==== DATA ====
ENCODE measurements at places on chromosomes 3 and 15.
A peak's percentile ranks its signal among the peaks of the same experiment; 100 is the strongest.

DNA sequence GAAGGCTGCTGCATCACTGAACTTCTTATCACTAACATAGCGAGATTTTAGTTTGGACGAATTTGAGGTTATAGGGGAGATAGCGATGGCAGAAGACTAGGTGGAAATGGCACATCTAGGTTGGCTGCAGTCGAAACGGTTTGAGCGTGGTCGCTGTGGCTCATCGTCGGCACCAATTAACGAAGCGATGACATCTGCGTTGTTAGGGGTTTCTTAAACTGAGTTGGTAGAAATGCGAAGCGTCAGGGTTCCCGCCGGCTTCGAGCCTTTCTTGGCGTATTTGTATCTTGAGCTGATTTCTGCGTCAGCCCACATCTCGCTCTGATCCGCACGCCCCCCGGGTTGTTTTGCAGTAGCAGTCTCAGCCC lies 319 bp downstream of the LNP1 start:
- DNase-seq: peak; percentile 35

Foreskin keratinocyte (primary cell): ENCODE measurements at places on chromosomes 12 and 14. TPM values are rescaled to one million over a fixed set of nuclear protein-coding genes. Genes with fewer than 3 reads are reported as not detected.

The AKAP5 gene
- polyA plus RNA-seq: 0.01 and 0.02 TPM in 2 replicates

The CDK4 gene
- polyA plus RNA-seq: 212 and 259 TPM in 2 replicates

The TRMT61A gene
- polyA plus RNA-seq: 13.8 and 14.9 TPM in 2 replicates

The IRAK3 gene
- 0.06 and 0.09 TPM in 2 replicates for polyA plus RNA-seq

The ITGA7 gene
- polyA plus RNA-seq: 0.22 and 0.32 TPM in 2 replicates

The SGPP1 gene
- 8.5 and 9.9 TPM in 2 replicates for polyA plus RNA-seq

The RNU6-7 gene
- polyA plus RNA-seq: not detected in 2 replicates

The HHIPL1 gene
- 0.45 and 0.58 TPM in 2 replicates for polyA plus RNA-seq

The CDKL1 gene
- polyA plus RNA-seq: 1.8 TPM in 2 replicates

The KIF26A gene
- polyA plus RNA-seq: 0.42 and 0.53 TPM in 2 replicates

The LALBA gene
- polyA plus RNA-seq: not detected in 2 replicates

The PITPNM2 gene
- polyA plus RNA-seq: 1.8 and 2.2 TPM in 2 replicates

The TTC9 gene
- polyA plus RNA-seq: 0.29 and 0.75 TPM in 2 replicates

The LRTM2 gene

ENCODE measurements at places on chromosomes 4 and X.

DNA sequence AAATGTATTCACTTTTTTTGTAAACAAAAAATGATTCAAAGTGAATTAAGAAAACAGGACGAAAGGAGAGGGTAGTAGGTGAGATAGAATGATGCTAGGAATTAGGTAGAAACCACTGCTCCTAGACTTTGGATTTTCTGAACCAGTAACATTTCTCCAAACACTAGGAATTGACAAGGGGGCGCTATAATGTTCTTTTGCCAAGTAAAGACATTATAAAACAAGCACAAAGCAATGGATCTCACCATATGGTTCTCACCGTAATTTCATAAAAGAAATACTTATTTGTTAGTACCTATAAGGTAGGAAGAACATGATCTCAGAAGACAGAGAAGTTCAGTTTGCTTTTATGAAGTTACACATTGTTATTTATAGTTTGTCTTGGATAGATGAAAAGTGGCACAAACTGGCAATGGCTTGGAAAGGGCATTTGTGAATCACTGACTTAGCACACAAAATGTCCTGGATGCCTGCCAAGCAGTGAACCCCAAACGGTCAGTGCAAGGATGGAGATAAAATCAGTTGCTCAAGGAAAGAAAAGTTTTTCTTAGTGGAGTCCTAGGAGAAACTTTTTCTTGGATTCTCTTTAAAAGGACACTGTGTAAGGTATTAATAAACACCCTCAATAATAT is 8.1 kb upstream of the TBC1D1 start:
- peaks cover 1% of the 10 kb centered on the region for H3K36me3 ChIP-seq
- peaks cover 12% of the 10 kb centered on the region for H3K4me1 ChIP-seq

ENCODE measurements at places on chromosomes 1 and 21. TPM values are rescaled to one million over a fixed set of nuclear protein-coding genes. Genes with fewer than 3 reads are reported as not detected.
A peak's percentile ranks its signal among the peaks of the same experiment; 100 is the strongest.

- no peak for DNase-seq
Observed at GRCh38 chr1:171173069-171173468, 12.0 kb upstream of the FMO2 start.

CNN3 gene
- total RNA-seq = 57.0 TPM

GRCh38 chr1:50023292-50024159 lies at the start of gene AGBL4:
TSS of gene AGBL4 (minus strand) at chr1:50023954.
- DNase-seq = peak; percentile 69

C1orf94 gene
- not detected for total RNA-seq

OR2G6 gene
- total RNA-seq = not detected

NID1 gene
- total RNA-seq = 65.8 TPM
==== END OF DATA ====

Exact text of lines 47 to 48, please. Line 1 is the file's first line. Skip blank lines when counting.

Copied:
- not detected for total RNA-seq

OR2G6 gene